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Sunday, March 13, 2005

eight recipes from around the roman table. interesting look at what they ate, how they made it, and most interesting to me, the original latin and how it was translated into recipes that work for the modern north american cook. made me all hungry and stuff. i might have to purchase this book.

from a link at the bottom of the roman recipes page, six recipes from the medieval kitchen. the best one: "Orange Omelette for Harlots and Ruffians"

"Johannes Bockenheim (or Buckehen) was cook to Pope Martin V and in the 1430s wrote a brief but highly original cookbook ... This German, who lived at Rome, wrote as a professional, with telegraphic terseness and little detail; yet he was careful to specify the destined consumer of each recipe, pigeon-holed by social class—from prostitutes to princes—or by nationality: Italian, French, German from any of various provinces, and so forth.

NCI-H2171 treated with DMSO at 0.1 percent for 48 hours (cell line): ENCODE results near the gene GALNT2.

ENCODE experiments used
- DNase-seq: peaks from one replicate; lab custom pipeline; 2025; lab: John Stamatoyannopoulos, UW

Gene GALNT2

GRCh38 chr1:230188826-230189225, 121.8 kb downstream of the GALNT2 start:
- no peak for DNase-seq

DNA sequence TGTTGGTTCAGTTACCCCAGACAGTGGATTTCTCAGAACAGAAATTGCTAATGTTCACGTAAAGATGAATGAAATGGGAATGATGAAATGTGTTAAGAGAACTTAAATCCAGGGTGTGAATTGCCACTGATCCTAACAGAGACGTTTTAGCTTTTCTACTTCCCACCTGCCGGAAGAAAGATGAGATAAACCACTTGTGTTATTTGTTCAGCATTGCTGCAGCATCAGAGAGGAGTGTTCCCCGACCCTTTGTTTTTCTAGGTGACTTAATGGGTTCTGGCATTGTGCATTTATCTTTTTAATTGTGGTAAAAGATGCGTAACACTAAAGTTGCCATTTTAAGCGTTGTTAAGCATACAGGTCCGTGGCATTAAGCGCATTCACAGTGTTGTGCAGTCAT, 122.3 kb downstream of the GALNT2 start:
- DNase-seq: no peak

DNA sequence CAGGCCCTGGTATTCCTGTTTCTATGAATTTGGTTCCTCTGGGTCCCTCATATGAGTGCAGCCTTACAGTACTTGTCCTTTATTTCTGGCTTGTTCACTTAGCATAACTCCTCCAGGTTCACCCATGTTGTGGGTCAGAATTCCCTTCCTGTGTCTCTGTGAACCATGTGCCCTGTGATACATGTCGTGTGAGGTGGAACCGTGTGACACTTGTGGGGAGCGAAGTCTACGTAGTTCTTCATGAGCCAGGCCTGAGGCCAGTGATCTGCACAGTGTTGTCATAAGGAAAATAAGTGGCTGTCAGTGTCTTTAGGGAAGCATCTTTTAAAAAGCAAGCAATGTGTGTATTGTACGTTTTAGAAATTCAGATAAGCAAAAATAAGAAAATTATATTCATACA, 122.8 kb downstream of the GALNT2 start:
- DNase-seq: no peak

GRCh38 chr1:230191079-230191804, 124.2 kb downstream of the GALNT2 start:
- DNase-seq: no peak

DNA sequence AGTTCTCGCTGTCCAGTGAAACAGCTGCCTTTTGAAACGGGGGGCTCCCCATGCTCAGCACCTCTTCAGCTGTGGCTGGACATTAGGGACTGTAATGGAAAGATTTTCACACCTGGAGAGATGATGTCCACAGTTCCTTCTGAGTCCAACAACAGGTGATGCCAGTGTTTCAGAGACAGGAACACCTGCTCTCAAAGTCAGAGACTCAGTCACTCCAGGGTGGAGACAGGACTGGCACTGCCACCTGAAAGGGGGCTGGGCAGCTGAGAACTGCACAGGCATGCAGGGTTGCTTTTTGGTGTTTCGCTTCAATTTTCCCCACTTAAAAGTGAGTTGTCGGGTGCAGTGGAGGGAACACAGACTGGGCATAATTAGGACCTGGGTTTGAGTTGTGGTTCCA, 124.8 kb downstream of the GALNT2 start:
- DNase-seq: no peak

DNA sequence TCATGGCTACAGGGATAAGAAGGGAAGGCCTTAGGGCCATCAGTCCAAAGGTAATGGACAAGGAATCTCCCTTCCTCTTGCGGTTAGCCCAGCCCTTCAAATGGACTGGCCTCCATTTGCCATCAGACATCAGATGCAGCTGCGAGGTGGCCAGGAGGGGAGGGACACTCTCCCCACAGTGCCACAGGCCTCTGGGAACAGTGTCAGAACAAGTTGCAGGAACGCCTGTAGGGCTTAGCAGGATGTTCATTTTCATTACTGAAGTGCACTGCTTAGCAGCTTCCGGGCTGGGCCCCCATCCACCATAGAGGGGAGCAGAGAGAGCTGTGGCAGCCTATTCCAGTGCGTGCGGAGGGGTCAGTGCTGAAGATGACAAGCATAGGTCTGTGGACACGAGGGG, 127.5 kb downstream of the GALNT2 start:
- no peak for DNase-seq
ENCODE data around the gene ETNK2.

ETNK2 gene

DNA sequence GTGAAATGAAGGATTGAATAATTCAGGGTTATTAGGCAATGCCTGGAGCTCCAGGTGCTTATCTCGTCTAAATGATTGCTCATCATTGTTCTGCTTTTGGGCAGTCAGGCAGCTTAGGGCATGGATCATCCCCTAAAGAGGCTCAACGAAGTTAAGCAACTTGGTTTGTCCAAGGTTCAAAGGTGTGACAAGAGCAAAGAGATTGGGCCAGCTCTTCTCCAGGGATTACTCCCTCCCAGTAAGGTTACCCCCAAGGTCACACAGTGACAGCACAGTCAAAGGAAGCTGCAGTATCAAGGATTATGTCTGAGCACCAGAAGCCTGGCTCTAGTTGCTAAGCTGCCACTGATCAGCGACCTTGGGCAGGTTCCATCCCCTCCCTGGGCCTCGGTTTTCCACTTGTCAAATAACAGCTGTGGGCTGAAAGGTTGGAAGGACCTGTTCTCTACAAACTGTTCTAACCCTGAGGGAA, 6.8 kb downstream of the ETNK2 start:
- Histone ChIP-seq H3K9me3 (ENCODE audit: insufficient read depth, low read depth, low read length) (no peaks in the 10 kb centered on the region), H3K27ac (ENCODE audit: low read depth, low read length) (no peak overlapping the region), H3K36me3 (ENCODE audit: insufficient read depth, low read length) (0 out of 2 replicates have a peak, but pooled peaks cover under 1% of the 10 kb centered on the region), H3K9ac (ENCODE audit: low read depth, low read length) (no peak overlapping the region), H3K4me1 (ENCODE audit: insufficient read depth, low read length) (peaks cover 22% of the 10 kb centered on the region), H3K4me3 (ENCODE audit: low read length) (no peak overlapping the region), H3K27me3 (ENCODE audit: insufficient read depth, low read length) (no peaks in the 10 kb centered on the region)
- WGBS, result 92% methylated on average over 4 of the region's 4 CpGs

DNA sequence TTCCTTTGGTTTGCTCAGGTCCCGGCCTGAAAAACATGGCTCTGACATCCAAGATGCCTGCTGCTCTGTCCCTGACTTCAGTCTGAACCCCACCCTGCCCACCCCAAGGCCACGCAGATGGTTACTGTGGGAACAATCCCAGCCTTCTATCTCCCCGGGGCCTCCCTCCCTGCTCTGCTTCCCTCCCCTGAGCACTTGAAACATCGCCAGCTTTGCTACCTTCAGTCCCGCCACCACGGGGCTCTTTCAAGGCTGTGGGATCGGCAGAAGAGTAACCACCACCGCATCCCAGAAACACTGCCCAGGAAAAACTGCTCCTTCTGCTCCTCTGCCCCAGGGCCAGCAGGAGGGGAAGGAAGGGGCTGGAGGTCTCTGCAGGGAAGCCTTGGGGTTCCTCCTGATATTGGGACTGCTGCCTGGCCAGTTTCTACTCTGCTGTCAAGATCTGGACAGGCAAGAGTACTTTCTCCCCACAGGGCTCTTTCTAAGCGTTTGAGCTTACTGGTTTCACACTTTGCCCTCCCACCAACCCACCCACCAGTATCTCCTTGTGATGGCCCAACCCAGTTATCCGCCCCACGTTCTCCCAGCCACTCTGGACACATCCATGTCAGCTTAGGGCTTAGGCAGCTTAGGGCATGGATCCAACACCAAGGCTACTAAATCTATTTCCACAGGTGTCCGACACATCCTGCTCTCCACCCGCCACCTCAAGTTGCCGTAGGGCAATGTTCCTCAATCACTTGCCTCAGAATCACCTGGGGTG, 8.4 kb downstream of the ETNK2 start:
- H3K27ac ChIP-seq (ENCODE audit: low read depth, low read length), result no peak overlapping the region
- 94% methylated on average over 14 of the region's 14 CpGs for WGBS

We cannot see why this omelette, which contains no meat and no seasoning other than sugar, should be particularly well suited to debauchees. Surely, it is flesh (further fired by spices) that enflames the flesh. This omelette can be safely tasted without running the risk of moral turpitude."

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